The recent spate of films adapted from young adult dystopian fiction created the economic conditions necessary for a movie based on Lois Lowry’s beloved 1993 book The Giver. That book, with its special teen receiving wisdom about the oppression underpinning the pristine homogonous future world in which he lives, laid the groundwork for future YA tentpoles like The Hunger Games and Divergent. But as is often the case, tracing the fad back to the source reveals a starker, stranger, and more ambivalent and ambiguous work than its imitators. And so, superficial similarities to those recent YA films aside, this film has more in common with small scale 70’s sci-fi or an extended Twilight Zone episode with its earnestly metaphorical nature and careful tone.
In this future, the entire known world is only a town full of modular buildings and imagineered flora. The people, dressed in the same drab pajama-like clothes, never leave because they have no reason to. They have no concept of geography or history or memory. They don’t perceive emotion and can’t see color. Their daily injections keep them anesthetized and compliant. Ignorance really is bliss. Even the leader (a frosty Meryl Streep) blindly follows their institutional memories of How Things Are Done. The rules allow one person access to memories of life before, understandings of human nature – love, hate, peace, war – and creation – art, music, philosophy – for which the general public simply has no need. Living alone on the edge of town in a small book-lined house, he (Jeff Bridges, looking like he’s carrying the weight of the world on his shoulders) is only called upon when the leader needs advice.
It’s a clearly metaphorical place, a cautionary tale about smoothing over humanity’s rough patches in the pursuit of a blind form of conflict-free sameness. It’s not Orwellian as much as it is right out of Huxley, who feared in his novel Brave New World that the future would find knowledge devalued and the populace passive through nothing more than a regular dose of happy ignorance. No one would question the system because no one would think to. You don’t need thought police once the people have forgotten how to have thoughts. Putting The Giver’s world on screen, director Phillip Noyce, finding a balance between his character-driven dramas like The Quiet American and rip-roaring actioners like Salt, shoots in black and white, representing the cognitive state of the people. It’s a grey world, seductively crisp and eerily blank.
When 18-year-old Jonas (Brenton Thwaites) is handpicked to be the new Receiver of Memory, he begins to get access to the history of human thought and experience. It’s dangerous. The former Receiver (Taylor Swift) mysteriously disappeared rather than keep receiving enlightenment. Bridges warns the boy about the dangers, and then grabs his forearms and beams psychic transmissions into his protégé’s brain. Rushes of knowledge are represented by colorful blasts of high-def nature photography, pixilated home video snippets, and grainy archival footage. As his understanding grows, Jonas sees color slowly seep into the frame. He stares at his best friend (Odeya Rush). Her hair is a soft red in an otherwise black and white frame (a la Pleasantville). Soon pale green grass and soft blue sky appear in the film’s imagery. Then, eventually, the film is in full color. It’s a nice visual representation of one of the book’s most interior concepts.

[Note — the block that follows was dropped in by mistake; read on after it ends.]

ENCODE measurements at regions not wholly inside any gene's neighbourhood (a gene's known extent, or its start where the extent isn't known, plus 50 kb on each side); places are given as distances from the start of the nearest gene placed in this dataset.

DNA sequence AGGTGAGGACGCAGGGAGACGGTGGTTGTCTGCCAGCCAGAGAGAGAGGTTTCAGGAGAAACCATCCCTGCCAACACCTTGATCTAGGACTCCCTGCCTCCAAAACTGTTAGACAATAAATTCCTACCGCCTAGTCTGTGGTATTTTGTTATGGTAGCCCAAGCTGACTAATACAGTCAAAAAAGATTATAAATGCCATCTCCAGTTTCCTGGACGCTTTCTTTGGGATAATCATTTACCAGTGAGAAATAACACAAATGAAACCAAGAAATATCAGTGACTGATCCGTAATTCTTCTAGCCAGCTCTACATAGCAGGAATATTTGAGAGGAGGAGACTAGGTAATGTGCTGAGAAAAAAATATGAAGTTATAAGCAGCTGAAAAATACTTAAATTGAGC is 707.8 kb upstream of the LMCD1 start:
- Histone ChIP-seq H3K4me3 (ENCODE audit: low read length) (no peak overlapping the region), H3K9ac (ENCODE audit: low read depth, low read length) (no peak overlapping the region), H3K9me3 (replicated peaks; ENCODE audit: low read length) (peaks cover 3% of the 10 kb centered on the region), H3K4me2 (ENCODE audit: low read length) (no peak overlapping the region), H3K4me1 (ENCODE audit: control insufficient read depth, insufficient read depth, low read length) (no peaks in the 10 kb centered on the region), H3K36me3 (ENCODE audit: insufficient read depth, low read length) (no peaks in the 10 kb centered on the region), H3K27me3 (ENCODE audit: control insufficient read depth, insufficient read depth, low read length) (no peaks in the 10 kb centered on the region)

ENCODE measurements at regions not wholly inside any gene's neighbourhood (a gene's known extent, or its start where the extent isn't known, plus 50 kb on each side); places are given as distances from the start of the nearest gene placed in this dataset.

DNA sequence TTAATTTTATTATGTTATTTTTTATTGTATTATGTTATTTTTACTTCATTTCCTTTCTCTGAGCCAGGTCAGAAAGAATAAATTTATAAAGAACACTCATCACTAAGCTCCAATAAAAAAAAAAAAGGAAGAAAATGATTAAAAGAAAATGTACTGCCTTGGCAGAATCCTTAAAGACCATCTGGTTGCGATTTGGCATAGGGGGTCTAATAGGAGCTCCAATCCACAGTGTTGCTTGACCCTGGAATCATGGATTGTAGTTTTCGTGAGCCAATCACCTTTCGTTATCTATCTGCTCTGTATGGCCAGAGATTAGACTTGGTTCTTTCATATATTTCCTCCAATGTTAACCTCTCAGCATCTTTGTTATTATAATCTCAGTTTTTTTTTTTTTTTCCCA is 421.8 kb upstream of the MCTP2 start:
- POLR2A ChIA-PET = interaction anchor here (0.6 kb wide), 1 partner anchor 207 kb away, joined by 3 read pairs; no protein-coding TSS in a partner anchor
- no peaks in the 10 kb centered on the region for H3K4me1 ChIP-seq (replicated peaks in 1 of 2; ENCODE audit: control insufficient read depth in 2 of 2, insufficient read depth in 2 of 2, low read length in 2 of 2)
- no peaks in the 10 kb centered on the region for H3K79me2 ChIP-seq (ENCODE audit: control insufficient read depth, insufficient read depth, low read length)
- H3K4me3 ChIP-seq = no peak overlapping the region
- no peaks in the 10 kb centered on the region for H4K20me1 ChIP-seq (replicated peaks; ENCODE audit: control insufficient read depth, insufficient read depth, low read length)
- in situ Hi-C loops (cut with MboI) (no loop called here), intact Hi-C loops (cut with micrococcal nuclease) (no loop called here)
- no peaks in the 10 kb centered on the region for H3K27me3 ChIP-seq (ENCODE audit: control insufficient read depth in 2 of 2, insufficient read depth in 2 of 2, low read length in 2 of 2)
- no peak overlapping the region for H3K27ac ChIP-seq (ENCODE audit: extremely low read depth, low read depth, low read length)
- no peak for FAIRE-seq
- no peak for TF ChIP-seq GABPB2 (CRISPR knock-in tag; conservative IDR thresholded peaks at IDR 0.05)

Jonas goes off his meds and discovers stirrings of romantic interest that set him apart even further. His parents (Katie Holmes and Alexander Skarsgård) look at him confused and worried. He’s moved beyond their unknowingly small perceptions of life. It’s a clever metaphor not only for oppression, but for growing up, moving out, and becoming your own person distinct and yet still a part of your family unit. Eventually, Jonas must decide what to do with all this newfound knowledge, and that’s where the movie begins to dumb itself down to get into the category the marketplace needs it to fit.
Screenwriters Michael Mitnick and Robert B. Weide ramp up some of the movie’s more contemporary YA adjacent ideas, creating a pro forma romantic triangle that’s admirably restrained given the characters’ flat affects, but distracting nonetheless. Then the climax gussies the small, allegorical plot up with a few chase scenes and a nonsense race-against-the-clock climactic save-the-future goal that runs counter to the material’s tantalizingly philosophical ambiguities. I could feel the movie straining against its commercial impulses as it tries to find a happy ending in what is a muted and ambiguous vision. It ends up feeling cheaper and more familiar than the intriguing opening suggests. But it retains enough of a glimmer of its source material’s introspective personality and distinctive mood to wish it was willing to be less derivative, instead of chasing the past success of the book’s successors.